Pancreatic cancer

Pancreatic cancer

Hematol Oncol Clin N Am 16 (2002) xi – xii Preface Pancreatic cancer Peter Kozuch, MD Howard W. Bruckner, MD This issue of the Hematology/Oncolog...

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Hematol Oncol Clin N Am 16 (2002) xi – xii


Pancreatic cancer

Peter Kozuch, MD

Howard W. Bruckner, MD

This issue of the Hematology/Oncology Clinics of North America is devoted to a discussion of pancreatic cancer. Currently, approximately 30,000 people in the United States are diagnosed with adenocarcinoma of the exocrine pancreas each year. Because diagnosis and intervention occur late in the course of the disease, the vast majority of patients develop metastases. These tumors are relatively resistant to systemic therapy and result in patients’ early death, making pancreatic cancer the fifth leading cause of cancer death in this country. For these reasons, efforts at identifying high risk groups, risk reduction programs, and early detection strategies are as important as improving therapies for more advanced pancreatic cancer. In this edition of the Clinics, articles describe ways to prevent, palliate, and/or treat this disease. In the opening article, Drs. Lowenfels and Maisonneuve discuss epidemiologic work that has identified higher risk populations that may benefit from risk reduction strategies and/or entry into screening or prevention studies. Drs. Hilgers, Rosty, and Hahn contribute an update on the molecular pathogenesis of pancreatic cancer. Knowledge of molecular pathogenesis is being applied to both early detection strategies detailed by Drs. Goggins and Rosty, and to treatment of advanced disease as described by Dr. Wolff. Articles 4, 5, and 6 discuss evaluation and treatment options for potentially resectable and locally advanced, unresectable pancreatic cancer. In the fourth article, Dr. Snady reviews evolving diagnostic, staging, and palliative options available via endoscopic techniques. His article concludes with a review of neoadjuvant strategies for potentially resectable disease. Drs. Cooperman et al review operative and perioperative care of patients with resectable pancreatic cancer. Drs. Ryan and Willet review chemoradiation strategies being incorporated into the care of patients with locally advanced disease. 0889-8588/02/$ - see front matter D 2002, Elsevier Science (USA). All rights reserved. PII: S 0 8 8 9 - 8 5 8 8 ( 0 2 ) 0 0 0 1 0 - 2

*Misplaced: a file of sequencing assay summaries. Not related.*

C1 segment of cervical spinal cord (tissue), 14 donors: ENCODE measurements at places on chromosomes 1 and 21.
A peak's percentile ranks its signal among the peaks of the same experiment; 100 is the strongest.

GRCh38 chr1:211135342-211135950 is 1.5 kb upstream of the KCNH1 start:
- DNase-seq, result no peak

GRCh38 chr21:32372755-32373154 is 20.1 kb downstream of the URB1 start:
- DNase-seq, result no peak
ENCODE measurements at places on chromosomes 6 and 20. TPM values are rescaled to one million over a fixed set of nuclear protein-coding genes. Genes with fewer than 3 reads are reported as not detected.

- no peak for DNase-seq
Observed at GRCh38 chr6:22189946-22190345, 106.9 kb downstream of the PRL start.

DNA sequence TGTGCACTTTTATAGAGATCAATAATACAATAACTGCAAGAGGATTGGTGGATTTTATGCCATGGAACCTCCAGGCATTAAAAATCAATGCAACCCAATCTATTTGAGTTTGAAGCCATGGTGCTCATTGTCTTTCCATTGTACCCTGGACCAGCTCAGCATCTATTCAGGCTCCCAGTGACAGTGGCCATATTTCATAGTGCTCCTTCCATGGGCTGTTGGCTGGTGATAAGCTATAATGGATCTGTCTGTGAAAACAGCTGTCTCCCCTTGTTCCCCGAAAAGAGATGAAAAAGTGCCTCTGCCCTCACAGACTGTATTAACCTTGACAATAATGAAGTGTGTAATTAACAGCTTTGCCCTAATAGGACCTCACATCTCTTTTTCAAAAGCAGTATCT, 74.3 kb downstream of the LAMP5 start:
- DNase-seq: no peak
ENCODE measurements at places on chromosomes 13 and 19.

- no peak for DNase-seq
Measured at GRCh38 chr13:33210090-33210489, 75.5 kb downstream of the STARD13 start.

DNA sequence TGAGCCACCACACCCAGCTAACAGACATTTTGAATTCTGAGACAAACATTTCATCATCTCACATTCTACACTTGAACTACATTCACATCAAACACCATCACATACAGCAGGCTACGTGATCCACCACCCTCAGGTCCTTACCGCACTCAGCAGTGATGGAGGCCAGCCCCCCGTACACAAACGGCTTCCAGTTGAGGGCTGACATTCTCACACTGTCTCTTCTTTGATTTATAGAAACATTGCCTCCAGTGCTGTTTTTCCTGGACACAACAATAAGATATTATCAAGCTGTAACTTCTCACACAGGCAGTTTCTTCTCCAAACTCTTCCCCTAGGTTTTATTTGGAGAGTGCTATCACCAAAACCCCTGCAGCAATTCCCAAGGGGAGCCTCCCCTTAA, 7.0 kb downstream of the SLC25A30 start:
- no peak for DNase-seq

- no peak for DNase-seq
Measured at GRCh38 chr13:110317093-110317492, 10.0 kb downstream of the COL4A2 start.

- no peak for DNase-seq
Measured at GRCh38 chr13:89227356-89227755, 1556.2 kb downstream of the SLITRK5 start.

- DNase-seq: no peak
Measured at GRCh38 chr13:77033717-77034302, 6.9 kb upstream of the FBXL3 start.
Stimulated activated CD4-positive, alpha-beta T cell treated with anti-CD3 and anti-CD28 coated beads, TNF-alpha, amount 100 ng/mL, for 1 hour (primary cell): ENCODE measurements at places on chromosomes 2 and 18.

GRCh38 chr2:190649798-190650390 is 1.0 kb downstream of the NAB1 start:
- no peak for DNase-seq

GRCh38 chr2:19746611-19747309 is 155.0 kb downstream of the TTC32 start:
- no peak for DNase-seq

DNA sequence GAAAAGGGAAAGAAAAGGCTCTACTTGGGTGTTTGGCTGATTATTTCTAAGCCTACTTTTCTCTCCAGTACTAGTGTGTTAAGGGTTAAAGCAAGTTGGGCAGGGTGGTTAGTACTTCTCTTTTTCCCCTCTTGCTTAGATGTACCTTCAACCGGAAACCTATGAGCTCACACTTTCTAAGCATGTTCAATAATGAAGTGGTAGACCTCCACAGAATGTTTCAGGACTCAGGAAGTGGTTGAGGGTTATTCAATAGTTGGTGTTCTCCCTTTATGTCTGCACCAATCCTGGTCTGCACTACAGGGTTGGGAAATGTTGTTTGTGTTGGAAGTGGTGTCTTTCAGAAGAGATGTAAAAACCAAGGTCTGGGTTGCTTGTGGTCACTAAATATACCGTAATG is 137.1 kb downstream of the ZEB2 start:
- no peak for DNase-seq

Preface / Hematol Oncol Clin N Am 16 (2002) xi–xii

The care of patients with locally advanced and metastatic disease is discussed in articles 7 to 11. Drs. Ellison et al provide a comprehensive overview of symptom management and supportive care in article 7. Drs. Petryk, Bruckner, and I review new chemotherapy agents and novel combinations which may improve the quality of life and survival outcomes of patients with advanced disease. As mentioned above, the article by Dr. Wolff is a comprehensive review of the incorporation of targeted therapies into the treatment of metastatic disease. The current and future development of immunotherapy for pancreatic cancer is detailed by Dr. Kaufman. The techniques of regional chemotherapy and their potential applications are discussed by Drs. Lorenz and Heinrich. It has been a pleasure to guest edit this issue of the Clinics. We thank the authors, leaders in pancreatic cancer research, for their exceptional contributions to this challenging field. Their prompt efforts in writing this book have allowed publication of a particularly current update in this dynamic arena. Dr. Bruckner and I are indebted to the professional publication staff at W.B. Saunders including Kerry Holland and April Woolley for their outstanding assistance. The advances in molecular pathology, imaging modalities, palliative care, and systemic therapy reviewed in this symposium may allow us to better the lives of people with pancreatic cancer. Hopefully, these technologies will one day allow for intervention when the disease is at an earlier, more treatable stage. It is our hope that this edition will be of value to your practice and research efforts. Peter Kozuch, MD Attending Physician Assistant Professor of Clinical Medicine Department of Medical Oncology St. Luke’s-Roosevelt Hospital Center Columbia University College of Physicians and Surgeons New York, NY, USA Howard W. Bruckner, MD Director of Medical Oncology Lutheran Medical Center Brooklyn, NY, USA